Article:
The International Judo Federation (IJF) created its Gender Equity Commission in November 2013, and it was restructured in 2018. 

Britain's Lisa Allan is the current director of the Commission. She was the competition manager at London 2012 and now fulfils the same role with the IJF.


Commission members

  • Lisa Allan - IJF events director
  • Rozalia-Ibloya Biro - member of the Romanian and European Parliaments
  • Kate Corkery - Australian Judo President
  • Sanda Corak - Croatian Judo President
  • Larisa Kiss - IJF relations manager
  • Estony Pridgeon - African Judo Union general secretary
  • Jean-Luc Rouge - IJF general secretary, former world champion
  • Salima Dziri-Souakri - advisor to the Algerian Minister of Youth and Sports, goodwill ambassador of the United Nations Fund for Children's Rights/UNICEF
The IJF hosted its inaugural conference on gender equity in September 2018 ©IJF
The IJF hosted its inaugural conference on gender equity in September 2018 ©IJF


IJF Gender Equity Strategy

The Commission has published its Gender Equity Strategy, which outlines the IJF's priorities for advancing gender equality across judo. Its vision is a community which is inclusive, respectful, fair and safe for people of all genders.

It is hoped that gender equality will gradually be achieved by supporting the growth of women's judo all over the world. 

Key aims include increasing the presence of women in judo leadership positions, as well as encouraging more female coaches, referees and technical officials.

Work will take place to prevent harassment and abuse, and every year the IJF will award a number of full scholarships to women for the Academy Undergraduate Judo Management Course.

The Commission works closely with other IJF Commissions, national federations and continental unions.


In 2018, the IJF held its first Gender Equity Conference in Baku in Azerbaijan, where the theme was "Together We Are Stronger". 

The following year, the second conference was held before the 2019 World Championships in Tokyo. 

IJF President Marius Vizer signed the Brighton plus Helsinki Declaration, an international treaty supporting full gender equity in sport.

IJF President Marius Vizer signed the Brighton plus Helsinki Declaration in 2019 ©IJF
IJF President Marius Vizer signed the Brighton plus Helsinki Declaration in 2019 ©IJF


Majlinda Kelmendi statue

The IJF commissioned and paid for a statue of Kosovo's judo star Majlinda Kelmendi. At Rio 2016, Kelmendi made history when she won her country's first-ever Olympic medal, and to top it all off it was gold. 

She topped the podium in the 52 kilograms class with her statue now standing in Peja, in the park where she played as a child and close to the club where she started out in judo and continues to train.

Kelmendi said she was "very happy that she can be an inspiration for the young generation of her country" when the bronze statue was unveiled in February 2020.

It was created by New York's Gillie and Marc Statues for Equality, which works to improve gender equality in public art while recognising women's contributions to society.

Fewer than four per cent of statues in the world are thought to be female.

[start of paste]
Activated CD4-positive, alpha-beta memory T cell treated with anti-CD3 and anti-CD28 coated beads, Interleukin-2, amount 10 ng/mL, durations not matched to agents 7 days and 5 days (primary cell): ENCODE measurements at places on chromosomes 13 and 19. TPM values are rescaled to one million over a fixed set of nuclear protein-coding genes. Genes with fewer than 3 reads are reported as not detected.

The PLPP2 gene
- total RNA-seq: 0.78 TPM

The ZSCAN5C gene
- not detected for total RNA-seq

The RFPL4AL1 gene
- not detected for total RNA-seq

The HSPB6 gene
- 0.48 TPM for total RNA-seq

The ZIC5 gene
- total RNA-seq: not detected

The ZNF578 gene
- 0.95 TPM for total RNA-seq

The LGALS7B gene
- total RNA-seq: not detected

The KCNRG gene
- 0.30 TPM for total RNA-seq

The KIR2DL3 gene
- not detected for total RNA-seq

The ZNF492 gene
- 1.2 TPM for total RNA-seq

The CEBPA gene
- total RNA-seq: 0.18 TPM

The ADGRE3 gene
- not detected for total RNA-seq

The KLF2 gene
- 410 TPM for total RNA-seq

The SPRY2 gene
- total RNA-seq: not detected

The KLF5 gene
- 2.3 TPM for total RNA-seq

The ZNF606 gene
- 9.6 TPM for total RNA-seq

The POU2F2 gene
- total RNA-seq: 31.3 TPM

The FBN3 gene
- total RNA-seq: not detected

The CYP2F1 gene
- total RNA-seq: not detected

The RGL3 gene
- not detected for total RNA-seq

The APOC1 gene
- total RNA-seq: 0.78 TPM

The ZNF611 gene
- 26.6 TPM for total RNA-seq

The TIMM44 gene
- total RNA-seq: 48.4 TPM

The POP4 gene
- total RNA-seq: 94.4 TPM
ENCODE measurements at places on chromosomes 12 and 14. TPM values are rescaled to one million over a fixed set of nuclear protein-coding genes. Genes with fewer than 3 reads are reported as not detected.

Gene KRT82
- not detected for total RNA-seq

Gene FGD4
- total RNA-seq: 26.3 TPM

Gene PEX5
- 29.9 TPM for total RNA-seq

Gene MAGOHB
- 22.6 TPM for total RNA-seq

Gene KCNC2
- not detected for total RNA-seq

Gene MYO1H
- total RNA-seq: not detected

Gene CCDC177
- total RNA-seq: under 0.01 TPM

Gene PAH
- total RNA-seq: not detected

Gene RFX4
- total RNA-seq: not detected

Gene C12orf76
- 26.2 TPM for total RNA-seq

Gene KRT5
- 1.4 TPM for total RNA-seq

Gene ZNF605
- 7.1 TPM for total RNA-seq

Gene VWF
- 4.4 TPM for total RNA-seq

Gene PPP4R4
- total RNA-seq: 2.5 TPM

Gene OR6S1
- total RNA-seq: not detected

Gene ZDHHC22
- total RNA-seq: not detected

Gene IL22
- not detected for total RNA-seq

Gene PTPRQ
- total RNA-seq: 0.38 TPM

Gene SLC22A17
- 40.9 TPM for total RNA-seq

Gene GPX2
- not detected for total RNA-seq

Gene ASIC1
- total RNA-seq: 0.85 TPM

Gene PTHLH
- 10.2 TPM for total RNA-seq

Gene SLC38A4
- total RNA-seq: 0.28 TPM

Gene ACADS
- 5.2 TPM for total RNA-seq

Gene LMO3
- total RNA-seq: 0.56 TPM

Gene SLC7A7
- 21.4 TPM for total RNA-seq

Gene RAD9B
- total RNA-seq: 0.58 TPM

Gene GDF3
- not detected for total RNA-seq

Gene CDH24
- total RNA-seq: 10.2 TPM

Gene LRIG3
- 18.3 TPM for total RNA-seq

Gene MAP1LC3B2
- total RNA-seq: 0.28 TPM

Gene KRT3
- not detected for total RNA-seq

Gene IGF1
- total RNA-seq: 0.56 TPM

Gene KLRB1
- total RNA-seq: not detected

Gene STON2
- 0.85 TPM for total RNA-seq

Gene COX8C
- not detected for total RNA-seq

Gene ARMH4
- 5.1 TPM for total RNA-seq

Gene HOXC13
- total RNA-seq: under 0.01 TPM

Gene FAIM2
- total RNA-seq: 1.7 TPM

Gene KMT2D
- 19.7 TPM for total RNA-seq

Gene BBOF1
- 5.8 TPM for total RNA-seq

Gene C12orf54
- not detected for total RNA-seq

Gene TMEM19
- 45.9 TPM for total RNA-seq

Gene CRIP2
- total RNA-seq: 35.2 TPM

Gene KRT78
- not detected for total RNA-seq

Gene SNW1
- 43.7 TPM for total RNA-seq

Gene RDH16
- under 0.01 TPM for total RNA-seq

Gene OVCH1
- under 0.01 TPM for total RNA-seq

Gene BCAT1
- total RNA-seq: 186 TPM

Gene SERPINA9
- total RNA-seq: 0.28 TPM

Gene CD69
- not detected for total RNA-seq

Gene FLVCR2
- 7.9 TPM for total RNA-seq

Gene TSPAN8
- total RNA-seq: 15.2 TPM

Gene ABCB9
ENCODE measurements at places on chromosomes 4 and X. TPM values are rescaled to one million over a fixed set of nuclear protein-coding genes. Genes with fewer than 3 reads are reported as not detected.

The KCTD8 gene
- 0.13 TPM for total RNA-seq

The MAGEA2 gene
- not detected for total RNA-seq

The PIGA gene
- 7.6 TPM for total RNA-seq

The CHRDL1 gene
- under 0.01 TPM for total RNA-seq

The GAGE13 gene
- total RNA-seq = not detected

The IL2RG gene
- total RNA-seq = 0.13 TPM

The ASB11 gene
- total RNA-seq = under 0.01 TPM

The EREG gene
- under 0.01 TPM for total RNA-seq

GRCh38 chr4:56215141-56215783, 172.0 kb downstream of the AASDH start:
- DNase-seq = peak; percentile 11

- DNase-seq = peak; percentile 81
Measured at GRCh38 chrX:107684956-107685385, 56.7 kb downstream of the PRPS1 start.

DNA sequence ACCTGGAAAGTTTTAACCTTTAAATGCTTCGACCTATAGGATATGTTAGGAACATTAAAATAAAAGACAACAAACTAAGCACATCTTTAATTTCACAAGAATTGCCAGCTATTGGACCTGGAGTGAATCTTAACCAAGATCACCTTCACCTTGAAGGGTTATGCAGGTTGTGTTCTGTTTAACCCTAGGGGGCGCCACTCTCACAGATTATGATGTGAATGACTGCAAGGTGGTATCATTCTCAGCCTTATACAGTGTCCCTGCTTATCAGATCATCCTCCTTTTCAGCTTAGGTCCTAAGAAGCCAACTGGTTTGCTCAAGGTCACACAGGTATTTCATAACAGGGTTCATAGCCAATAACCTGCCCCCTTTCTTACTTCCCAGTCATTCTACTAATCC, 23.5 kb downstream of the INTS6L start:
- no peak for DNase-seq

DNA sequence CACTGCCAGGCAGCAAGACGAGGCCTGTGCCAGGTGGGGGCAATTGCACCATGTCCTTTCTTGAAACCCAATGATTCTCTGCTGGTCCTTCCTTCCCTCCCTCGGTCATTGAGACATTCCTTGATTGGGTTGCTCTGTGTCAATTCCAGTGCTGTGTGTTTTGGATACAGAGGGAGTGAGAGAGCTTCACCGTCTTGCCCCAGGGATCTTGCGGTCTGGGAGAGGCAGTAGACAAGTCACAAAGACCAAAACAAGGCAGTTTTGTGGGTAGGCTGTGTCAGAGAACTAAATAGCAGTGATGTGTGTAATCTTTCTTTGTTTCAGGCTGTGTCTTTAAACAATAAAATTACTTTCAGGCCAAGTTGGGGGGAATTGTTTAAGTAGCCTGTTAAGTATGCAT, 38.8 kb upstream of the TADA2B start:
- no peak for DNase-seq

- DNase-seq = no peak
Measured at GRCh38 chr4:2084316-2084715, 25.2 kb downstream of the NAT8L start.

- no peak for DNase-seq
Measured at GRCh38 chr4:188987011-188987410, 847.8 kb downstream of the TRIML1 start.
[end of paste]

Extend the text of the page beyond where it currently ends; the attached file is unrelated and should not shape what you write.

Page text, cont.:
The IJF paid for a statue of Majlinda Kelmendi, which is on display in Kosovo ©Getty Images
The IJF paid for a statue of Majlinda Kelmendi, which is on display in Kosovo ©Getty Images


IOC Women and Sport Awards 2020

In 2020, Commission member Salima Souakri was named as the winner for Africa at the International Olympic Committee's Women and Sport Awards. 

The Algerian was recognised for her "remarkable contribution to the development, encouragement and reinforcement of women's and girls' participation in sport".

Souakri is a four-time Olympian and was the first Algerian and Arab woman to compete in judo at the Games after featuring at Atlanta 1996.

The Commission announced that it was "extremely proud" of Souakri's accolade.

She is now secretary of state to Algeria's Minister of Youth and Sports and she is also the first woman from the country to be named as a UNICEF goodwill ambassador.


Women's World Judo Championships

The first standalone Women's World Judo Championships was held in 1980 in New York City. In 2020, the IJF celebrated the 40-year anniversary of this historical event.

Two online panel discussions were held to mark the occasion, which were viewed by 15,000 people. 

Judoka who took part in 1980 were among those to take part.

Rusty Kanokogi, known as the "mother of women's judo", pioneered the Women's World Judo Championships with the first edition taking place at Madison Square Garden.

She sponsored the event through the mortgage of her own home.

In 1987, the women's and men's World Championships were combined into one event.

The first Women's World Judo Championships took place in New York in 1980 ©IJF
The first Women's World Judo Championships took place in New York in 1980 ©IJF


United Nations framework

The Commission signed-up to the United Nations Women's Sport for Generation Equality Framework on December 3, 2020.

Judo is now looking forward to the rearranged Tokyo 2020 Olympic Games in 2021, where the sport will be gender-balanced for the first time.

This means the same number of male and female judoka, while an inaugural mixed team event will also be held.